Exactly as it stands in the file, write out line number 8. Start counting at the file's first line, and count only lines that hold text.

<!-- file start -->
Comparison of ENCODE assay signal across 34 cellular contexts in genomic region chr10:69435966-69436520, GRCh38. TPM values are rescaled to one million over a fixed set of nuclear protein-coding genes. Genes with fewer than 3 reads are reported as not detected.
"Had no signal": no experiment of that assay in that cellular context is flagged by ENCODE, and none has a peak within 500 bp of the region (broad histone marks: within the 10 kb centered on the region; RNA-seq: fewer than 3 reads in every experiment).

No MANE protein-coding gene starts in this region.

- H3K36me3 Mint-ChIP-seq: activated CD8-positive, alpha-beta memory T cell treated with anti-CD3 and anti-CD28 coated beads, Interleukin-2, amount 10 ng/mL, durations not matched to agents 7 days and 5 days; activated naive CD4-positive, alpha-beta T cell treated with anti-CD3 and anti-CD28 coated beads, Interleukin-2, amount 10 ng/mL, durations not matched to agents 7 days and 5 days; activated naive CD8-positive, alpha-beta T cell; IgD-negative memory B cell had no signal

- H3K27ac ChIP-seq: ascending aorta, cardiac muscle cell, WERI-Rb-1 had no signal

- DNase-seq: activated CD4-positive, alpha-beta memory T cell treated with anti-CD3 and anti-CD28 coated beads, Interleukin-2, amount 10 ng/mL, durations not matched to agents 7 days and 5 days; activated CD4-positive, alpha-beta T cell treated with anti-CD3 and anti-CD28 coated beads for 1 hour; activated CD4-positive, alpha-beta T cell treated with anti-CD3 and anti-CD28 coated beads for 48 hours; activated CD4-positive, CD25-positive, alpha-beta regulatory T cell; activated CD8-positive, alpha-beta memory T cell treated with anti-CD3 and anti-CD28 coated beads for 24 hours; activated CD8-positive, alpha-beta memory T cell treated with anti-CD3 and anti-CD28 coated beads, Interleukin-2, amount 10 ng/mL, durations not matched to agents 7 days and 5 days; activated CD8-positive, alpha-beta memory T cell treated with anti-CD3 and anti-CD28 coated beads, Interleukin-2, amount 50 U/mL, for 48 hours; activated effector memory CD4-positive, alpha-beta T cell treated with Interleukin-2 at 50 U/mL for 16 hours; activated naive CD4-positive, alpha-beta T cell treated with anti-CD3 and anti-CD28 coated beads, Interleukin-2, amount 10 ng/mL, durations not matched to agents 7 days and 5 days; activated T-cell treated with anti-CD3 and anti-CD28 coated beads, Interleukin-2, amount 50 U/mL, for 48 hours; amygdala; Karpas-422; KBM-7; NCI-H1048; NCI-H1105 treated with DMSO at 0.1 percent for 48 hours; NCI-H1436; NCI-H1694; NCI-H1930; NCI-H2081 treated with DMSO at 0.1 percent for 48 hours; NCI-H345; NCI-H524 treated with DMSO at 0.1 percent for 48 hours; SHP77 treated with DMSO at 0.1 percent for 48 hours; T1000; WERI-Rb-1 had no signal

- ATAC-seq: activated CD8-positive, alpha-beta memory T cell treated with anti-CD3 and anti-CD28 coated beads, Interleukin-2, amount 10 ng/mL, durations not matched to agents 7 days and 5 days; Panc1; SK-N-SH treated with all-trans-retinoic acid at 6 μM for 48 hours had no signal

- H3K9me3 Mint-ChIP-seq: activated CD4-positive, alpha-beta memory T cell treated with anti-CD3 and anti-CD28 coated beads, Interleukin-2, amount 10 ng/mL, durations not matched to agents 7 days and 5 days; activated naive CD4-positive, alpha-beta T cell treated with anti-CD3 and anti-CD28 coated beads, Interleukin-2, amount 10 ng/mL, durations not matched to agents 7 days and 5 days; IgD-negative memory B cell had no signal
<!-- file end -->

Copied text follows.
- H3K9me3 Mint-ChIP-seq: activated CD4-positive, alpha-beta memory T cell treated with anti-CD3 and anti-CD28 coated beads, Interleukin-2, amount 10 ng/mL, durations not matched to agents 7 days and 5 days; activated naive CD4-positive, alpha-beta T cell treated with anti-CD3 and anti-CD28 coated beads, Interleukin-2, amount 10 ng/mL, durations not matched to agents 7 days and 5 days; IgD-negative memory B cell had no signal